New Orleans' Floodwalls Remain Vulnerable The Army Corps of Engineers has patched-up the floodwalls in and around New Orleans, but the system remains vulnerable. As Hurricane Rita threatens the region, engineers warn that even a few inches of rain could cause big problems in the city.
NPR logo New Orleans' Floodwalls Remain Vulnerable

New Orleans' Floodwalls Remain Vulnerable

A breached floodwall in New Orleans' London Ave. Canal, at the intersection of Robert E. Lee Blvd. Image courtesy Army Corps of Engineers hide caption

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Image courtesy Army Corps of Engineers

An excavator piles up gravel, trying to fill in a 40-foot gully alongside a breached floodwall in New Orleans. Jennifer Ludden, NPR hide caption

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Jennifer Ludden, NPR

After weeks of pumping, the U.S. Army Corps of Engineers has removed nearly all of the water that flooded heavily populated parts of New Orleans after Hurricane Katrina. But engineers are struggling to shore up heavily damaged levees that could leave the city vulnerable to a future storm.

Corps spokesman John Rickey said Tuesday that just three major pockets of floodwater remain in center city neighborhoods, which once held up to 18 feet of water. Some outer areas remain under up to 6 feet of water, but engineers expect those to be drained by the end of September. In many areas, water levels are dropping by a foot or more per day, as pumps remove up to 7 billion gallons of water a day from the city.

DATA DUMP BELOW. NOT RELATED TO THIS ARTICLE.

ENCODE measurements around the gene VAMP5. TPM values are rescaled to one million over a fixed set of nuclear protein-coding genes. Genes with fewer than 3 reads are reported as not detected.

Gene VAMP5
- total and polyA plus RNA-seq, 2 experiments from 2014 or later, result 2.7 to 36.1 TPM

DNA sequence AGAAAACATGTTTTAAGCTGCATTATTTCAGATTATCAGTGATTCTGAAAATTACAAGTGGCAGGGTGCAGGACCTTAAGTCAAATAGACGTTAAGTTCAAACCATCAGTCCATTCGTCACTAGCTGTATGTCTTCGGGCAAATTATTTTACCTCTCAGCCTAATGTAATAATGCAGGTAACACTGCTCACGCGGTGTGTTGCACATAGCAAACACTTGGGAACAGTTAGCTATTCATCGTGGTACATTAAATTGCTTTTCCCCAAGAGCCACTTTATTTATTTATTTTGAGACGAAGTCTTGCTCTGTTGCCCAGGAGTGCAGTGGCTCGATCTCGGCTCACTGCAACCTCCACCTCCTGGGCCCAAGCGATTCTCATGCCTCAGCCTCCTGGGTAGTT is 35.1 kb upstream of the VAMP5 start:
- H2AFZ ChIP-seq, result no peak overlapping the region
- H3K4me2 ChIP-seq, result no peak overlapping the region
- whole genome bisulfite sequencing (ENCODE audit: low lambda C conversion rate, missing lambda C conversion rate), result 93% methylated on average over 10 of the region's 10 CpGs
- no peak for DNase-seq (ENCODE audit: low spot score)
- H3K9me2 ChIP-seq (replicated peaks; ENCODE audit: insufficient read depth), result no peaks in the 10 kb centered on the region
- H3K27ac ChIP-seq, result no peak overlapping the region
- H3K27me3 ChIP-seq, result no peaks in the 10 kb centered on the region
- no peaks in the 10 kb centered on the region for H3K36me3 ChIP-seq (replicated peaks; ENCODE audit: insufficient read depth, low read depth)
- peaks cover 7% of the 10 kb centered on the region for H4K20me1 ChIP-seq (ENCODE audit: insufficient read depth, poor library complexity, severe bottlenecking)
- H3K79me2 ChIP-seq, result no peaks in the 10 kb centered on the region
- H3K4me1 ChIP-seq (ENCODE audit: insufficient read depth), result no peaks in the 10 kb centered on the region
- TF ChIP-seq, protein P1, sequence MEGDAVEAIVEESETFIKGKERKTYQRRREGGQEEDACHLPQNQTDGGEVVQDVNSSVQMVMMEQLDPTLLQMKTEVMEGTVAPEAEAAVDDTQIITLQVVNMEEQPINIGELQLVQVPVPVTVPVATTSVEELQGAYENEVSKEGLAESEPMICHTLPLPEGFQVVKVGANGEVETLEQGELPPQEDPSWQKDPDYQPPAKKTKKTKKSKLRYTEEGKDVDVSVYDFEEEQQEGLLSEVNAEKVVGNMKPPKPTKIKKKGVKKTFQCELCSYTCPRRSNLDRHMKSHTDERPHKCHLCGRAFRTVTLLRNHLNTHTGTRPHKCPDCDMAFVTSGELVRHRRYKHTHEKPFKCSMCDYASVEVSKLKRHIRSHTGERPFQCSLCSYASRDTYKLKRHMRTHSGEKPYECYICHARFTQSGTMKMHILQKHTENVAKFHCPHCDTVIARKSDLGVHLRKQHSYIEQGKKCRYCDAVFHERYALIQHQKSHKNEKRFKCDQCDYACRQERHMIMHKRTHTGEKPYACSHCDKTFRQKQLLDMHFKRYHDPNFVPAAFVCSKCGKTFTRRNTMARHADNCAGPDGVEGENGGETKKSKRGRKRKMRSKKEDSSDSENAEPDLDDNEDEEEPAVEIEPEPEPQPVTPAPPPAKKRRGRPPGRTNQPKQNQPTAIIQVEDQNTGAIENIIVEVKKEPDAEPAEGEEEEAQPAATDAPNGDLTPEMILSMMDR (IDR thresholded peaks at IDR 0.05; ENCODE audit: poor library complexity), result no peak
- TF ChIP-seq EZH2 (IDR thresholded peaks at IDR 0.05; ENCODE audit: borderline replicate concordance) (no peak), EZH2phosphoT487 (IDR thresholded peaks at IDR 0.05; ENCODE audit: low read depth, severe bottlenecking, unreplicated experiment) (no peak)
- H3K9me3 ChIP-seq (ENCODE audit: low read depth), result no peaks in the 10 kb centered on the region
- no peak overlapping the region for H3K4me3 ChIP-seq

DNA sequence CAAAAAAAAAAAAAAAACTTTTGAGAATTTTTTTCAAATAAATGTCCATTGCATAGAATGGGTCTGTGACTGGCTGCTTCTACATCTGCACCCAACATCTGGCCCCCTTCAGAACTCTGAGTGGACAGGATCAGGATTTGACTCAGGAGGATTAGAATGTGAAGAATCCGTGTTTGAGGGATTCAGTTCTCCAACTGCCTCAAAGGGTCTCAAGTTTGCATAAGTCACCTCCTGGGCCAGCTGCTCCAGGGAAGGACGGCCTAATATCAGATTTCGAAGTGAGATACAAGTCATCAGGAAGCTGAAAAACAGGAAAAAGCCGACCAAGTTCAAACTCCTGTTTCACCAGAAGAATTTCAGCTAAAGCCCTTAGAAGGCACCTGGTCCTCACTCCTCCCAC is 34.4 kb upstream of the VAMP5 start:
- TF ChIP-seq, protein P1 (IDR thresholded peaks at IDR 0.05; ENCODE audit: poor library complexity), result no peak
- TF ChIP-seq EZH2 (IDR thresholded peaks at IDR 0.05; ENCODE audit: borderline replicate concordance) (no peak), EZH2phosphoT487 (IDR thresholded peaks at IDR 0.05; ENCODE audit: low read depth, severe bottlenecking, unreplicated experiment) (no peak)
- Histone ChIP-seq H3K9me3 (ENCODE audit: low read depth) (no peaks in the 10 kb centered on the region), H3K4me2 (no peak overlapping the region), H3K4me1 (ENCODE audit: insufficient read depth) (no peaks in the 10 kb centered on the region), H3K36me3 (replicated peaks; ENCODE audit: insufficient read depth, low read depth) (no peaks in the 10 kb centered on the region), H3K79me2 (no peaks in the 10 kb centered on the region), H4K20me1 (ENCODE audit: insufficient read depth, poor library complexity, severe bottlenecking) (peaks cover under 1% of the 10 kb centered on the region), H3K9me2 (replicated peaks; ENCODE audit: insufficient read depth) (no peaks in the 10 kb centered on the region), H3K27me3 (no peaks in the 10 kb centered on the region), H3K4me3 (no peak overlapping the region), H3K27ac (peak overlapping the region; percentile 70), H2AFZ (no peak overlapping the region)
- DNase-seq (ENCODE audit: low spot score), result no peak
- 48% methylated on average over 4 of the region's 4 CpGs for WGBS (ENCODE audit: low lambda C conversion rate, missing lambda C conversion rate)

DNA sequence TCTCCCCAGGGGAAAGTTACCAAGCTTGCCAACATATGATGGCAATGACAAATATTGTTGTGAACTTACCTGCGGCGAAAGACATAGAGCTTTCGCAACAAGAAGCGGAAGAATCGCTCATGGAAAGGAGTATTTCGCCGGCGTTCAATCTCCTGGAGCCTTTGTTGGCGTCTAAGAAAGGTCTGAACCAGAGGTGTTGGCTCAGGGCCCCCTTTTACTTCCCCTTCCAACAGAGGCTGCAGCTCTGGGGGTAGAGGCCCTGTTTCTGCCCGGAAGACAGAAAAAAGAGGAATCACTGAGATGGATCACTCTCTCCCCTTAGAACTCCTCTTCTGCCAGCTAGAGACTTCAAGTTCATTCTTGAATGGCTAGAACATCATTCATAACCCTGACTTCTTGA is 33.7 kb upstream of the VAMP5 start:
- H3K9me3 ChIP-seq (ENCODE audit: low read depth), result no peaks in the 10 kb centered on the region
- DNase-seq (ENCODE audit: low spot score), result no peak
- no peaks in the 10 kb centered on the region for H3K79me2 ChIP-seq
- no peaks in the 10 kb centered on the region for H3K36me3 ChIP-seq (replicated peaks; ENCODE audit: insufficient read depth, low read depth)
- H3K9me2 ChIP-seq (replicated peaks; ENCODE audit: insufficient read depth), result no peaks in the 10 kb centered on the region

Overall, the Army Corps says it has restored about half of the city's capacity to pump out floodwater — partly by fixing existing pumps that were damaged by the storm, and partly by bringing in dozens of portable pumps. Some of those portable systems are being run by special teams from Germany and the Netherlands.

Even as the Army Corps "unwatering" team nears it goal of drying out the city, however, a second set of engineers — dubbed Task Force Guardian — is nervously eyeing the skies. Their job is to make sure that New Orleans can survive another major storm — a threat that became all too real this week, as Hurricane Rita headed for the Gulf of Mexico.

Forecasters currently believe Rita will make landfall on the Texas coast far west of New Orleans. But Rickey says that even a few inches of rain could cause big problems in the city due to damaged levees and pumps. "It is a serious concern," he said.

In case a storm hits, the Army Corps is rushing to stockpile sandbags, metal sheets and heavy equipment in key locations. Engineers are also completing repairs on more than a dozen holes that Katrina punched in levees and floodwalls, and inspecting more than 350 miles of defenses for less obvious damage.

"We're getting prepared to weather the next round of bad weather," says Rickey.

In the longer term, Task Force Guardian aims to restore the city's ability to resist a Category 3 hurricane by June of 2006.

Even if Hurricane Rita misses New Orleans as expected, forecasters note that there are still nearly two more months left in this year's hurricane season.